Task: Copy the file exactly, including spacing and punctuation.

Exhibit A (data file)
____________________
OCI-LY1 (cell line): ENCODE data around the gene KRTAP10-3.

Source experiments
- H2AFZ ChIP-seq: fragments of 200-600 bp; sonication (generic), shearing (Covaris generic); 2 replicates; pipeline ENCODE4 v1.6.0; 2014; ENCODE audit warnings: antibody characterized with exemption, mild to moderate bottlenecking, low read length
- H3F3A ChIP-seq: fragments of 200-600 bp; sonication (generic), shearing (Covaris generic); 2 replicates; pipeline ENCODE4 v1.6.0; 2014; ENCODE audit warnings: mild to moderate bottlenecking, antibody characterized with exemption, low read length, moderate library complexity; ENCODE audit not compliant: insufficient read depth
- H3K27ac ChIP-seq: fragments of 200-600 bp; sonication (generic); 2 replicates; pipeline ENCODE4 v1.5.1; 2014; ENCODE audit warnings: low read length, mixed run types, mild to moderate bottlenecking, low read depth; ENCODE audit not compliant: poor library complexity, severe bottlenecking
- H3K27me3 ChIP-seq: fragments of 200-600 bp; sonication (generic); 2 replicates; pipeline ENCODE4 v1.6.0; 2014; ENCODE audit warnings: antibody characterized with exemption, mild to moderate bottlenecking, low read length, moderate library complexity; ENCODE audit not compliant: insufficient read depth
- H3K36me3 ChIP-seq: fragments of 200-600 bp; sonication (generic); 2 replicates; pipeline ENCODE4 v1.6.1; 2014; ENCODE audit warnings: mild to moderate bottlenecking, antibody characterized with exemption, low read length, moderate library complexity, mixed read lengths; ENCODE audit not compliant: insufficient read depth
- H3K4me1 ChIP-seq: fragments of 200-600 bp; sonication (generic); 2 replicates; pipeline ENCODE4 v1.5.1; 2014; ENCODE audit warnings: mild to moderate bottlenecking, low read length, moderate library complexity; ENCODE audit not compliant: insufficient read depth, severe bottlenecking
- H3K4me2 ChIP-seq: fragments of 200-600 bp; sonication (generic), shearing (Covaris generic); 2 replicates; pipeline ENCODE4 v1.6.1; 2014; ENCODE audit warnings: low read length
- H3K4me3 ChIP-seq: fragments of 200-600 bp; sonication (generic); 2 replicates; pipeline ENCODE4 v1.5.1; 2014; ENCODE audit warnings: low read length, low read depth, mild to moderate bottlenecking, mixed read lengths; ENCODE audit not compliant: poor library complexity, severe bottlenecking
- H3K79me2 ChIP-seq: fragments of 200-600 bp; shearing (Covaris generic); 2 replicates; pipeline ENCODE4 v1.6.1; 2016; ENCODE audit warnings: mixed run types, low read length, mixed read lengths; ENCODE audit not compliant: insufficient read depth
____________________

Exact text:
OCI-LY1 (cell line): ENCODE data around the gene KRTAP10-3.

Source experiments
- H2AFZ ChIP-seq: fragments of 200-600 bp; sonication (generic), shearing (Covaris generic); 2 replicates; pipeline ENCODE4 v1.6.0; 2014; ENCODE audit warnings: antibody characterized with exemption, mild to moderate bottlenecking, low read length
- H3F3A ChIP-seq: fragments of 200-600 bp; sonication (generic), shearing (Covaris generic); 2 replicates; pipeline ENCODE4 v1.6.0; 2014; ENCODE audit warnings: mild to moderate bottlenecking, antibody characterized with exemption, low read length, moderate library complexity; ENCODE audit not compliant: insufficient read depth
- H3K27ac ChIP-seq: fragments of 200-600 bp; sonication (generic); 2 replicates; pipeline ENCODE4 v1.5.1; 2014; ENCODE audit warnings: low read length, mixed run types, mild to moderate bottlenecking, low read depth; ENCODE audit not compliant: poor library complexity, severe bottlenecking
- H3K27me3 ChIP-seq: fragments of 200-600 bp; sonication (generic); 2 replicates; pipeline ENCODE4 v1.6.0; 2014; ENCODE audit warnings: antibody characterized with exemption, mild to moderate bottlenecking, low read length, moderate library complexity; ENCODE audit not compliant: insufficient read depth
- H3K36me3 ChIP-seq: fragments of 200-600 bp; sonication (generic); 2 replicates; pipeline ENCODE4 v1.6.1; 2014; ENCODE audit warnings: mild to moderate bottlenecking, antibody characterized with exemption, low read length, moderate library complexity, mixed read lengths; ENCODE audit not compliant: insufficient read depth
- H3K4me1 ChIP-seq: fragments of 200-600 bp; sonication (generic); 2 replicates; pipeline ENCODE4 v1.5.1; 2014; ENCODE audit warnings: mild to moderate bottlenecking, low read length, moderate library complexity; ENCODE audit not compliant: insufficient read depth, severe bottlenecking
- H3K4me2 ChIP-seq: fragments of 200-600 bp; sonication (generic), shearing (Covaris generic); 2 replicates; pipeline ENCODE4 v1.6.1; 2014; ENCODE audit warnings: low read length
- H3K4me3 ChIP-seq: fragments of 200-600 bp; sonication (generic); 2 replicates; pipeline ENCODE4 v1.5.1; 2014; ENCODE audit warnings: low read length, low read depth, mild to moderate bottlenecking, mixed read lengths; ENCODE audit not compliant: poor library complexity, severe bottlenecking
- H3K79me2 ChIP-seq: fragments of 200-600 bp; shearing (Covaris generic); 2 replicates; pipeline ENCODE4 v1.6.1; 2016; ENCODE audit warnings: mixed run types, low read length, mixed read lengths; ENCODE audit not compliant: insufficient read depth